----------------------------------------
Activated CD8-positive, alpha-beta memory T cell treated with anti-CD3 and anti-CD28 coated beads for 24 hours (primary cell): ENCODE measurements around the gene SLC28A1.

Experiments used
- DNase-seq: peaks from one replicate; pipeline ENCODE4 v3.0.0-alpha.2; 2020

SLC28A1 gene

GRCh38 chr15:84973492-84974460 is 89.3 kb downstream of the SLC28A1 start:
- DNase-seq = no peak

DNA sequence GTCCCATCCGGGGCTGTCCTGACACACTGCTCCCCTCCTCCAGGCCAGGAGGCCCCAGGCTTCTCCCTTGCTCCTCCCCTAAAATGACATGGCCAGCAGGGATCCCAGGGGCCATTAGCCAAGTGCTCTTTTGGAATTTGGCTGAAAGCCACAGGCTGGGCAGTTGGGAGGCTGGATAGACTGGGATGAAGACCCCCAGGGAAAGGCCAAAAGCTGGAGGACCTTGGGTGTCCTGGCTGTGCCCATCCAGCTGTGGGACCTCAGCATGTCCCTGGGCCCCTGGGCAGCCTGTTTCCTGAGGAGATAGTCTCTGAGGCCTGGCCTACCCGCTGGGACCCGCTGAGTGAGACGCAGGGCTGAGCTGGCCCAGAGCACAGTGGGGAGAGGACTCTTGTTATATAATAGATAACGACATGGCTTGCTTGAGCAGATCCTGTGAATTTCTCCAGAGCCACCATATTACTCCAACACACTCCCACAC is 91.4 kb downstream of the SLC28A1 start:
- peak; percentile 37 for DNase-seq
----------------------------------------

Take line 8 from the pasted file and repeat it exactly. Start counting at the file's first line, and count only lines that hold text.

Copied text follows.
- peak; percentile 37 for DNase-seq